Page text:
Shared support services costs: are you transparent?
In EY’s analysis of FERC filings from 2007–2010, about half of the companies showed an A&G expenses compounded annual growth rate of 5% or greater. Yet, in our recent survey, only half of the respondents said they believe that cost trajectories associated with support services will increase at a pace in line or faster than those associated with non-fuel O&M in generation and T&D.
Massive utility capital investment requirements alone are expected to translate into annual rate increases in the 4% to 5% range, along with additional rate increases as a result of higher operating expenses.
This could translate into the possibility that utility customers will see electricity rate increases that annually approach or exceed double digits.
If regulators view costs associated with support services provided by corporate-level functions as remote and removed from utility control and direct regulatory scrutiny, the pass-through could be disallowed.
Despite service-level agreements between support groups and jurisdictional business units, annual cost creep of 3% to 5% associated with support services is often the norm. Yet many utilities persist in downplaying the risk that regulators will no longer allow the routine pass-through of increases in allocated support services.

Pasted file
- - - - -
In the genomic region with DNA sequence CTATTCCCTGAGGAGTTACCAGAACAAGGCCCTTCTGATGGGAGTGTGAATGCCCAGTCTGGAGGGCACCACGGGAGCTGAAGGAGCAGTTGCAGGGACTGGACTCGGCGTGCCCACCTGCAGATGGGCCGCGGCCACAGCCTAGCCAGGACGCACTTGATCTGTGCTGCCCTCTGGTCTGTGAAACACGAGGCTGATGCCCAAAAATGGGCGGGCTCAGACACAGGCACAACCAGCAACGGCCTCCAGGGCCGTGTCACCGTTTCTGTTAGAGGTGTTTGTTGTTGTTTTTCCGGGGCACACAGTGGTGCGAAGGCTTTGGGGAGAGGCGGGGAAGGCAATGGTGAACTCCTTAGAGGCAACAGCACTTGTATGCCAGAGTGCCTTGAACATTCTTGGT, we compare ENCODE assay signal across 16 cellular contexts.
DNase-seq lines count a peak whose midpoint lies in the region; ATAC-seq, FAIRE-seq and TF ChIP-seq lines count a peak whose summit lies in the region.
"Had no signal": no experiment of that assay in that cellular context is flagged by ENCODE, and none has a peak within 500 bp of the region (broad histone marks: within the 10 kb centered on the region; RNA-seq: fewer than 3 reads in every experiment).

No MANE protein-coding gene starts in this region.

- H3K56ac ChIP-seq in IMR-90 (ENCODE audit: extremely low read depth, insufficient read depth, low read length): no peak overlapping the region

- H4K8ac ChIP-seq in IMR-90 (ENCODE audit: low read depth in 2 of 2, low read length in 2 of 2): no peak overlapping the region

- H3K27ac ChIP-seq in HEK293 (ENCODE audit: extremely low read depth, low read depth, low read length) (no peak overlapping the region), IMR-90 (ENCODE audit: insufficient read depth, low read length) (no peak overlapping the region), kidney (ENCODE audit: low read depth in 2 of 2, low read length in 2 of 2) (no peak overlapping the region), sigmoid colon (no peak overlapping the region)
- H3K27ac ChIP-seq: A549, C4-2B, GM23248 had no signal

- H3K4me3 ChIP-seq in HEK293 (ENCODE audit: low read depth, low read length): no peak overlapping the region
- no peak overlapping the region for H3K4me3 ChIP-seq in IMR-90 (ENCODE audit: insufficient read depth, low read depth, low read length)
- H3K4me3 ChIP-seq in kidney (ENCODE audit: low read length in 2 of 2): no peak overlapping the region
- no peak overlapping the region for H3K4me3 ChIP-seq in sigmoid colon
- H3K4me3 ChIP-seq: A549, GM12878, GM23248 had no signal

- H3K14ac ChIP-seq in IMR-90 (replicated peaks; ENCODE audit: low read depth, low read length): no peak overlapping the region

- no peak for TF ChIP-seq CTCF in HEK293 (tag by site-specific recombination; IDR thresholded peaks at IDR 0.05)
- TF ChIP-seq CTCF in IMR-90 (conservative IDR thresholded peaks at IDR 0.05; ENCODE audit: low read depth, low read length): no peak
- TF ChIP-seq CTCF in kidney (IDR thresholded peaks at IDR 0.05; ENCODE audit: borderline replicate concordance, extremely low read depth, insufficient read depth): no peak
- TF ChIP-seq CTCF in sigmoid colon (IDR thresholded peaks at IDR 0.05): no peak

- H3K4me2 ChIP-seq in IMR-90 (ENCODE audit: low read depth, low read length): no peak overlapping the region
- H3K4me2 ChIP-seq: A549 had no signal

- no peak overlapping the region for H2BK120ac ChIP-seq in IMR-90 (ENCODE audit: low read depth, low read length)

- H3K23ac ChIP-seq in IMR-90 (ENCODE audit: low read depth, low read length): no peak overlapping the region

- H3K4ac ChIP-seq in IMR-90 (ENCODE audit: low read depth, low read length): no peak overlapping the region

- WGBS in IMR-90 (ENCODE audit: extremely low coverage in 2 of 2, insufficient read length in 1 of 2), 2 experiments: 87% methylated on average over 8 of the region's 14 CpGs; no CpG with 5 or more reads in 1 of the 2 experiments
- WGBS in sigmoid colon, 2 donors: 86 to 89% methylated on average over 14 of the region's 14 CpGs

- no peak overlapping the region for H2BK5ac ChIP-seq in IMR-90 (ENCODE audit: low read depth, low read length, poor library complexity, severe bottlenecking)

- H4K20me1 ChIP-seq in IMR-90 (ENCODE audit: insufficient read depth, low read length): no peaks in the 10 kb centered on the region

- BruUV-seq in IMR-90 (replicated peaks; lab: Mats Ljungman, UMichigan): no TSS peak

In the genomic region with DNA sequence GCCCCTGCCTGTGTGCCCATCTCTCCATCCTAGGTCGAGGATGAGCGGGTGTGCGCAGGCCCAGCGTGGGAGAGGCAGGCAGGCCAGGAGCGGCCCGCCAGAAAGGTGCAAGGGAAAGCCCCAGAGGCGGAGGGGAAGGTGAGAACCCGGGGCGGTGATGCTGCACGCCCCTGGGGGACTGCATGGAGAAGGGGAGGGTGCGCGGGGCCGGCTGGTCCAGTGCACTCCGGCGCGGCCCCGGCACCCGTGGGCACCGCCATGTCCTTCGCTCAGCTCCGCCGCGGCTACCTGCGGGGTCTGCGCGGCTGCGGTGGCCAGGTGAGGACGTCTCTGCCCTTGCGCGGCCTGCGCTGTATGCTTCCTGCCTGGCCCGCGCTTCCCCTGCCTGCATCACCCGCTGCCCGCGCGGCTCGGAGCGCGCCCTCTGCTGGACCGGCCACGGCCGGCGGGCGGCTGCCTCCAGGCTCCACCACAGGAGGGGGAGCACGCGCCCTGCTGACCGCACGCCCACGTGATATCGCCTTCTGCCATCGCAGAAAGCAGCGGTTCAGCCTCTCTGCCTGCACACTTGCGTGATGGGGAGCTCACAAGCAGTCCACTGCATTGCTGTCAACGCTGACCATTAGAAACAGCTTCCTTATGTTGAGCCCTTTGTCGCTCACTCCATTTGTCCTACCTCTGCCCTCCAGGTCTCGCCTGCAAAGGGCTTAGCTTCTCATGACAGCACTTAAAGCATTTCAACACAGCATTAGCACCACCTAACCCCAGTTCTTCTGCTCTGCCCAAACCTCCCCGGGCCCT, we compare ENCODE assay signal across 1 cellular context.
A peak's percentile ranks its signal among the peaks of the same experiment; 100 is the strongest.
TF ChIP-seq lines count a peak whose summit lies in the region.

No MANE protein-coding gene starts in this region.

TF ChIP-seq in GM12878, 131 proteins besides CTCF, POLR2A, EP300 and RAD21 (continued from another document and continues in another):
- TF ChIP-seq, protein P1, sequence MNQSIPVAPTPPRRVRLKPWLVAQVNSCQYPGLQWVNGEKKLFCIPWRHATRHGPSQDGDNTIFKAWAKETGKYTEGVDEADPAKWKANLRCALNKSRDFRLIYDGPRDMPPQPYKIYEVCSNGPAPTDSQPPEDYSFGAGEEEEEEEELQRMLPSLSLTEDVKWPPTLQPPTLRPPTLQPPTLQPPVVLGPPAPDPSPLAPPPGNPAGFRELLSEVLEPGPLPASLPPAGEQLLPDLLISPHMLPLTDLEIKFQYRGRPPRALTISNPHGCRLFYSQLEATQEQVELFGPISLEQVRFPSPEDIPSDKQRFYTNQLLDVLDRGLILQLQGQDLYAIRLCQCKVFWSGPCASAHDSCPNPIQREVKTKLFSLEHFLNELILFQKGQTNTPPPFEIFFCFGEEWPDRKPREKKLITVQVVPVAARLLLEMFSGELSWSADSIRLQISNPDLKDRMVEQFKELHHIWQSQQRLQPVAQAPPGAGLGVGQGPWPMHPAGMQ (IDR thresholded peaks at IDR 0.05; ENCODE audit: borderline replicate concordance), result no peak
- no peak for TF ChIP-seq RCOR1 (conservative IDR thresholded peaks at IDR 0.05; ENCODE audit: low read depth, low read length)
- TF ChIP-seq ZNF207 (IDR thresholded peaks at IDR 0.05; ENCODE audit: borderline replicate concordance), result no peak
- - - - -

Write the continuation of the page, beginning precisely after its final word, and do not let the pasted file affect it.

Three reasons for challenges to cost recovery associated with support services
- Support functions are often viewed as secondary in terms of importance when compared with operations areas. This makes it easier for regulators to question costs associated with “overhead” than those associated with energy delivery and power plant operations.
- For the utility with multiple jurisdictions, support services costs typically are assigned to a specific utility based on allocation percentages. These allocated costs often lack transparency and can provide an opportunity for regulatory scrutiny.
- The costs of support services sometimes increase more rapidly than costs associated with energy delivery and power plant operations areas — and become bigger targets for regulatory scrutiny.
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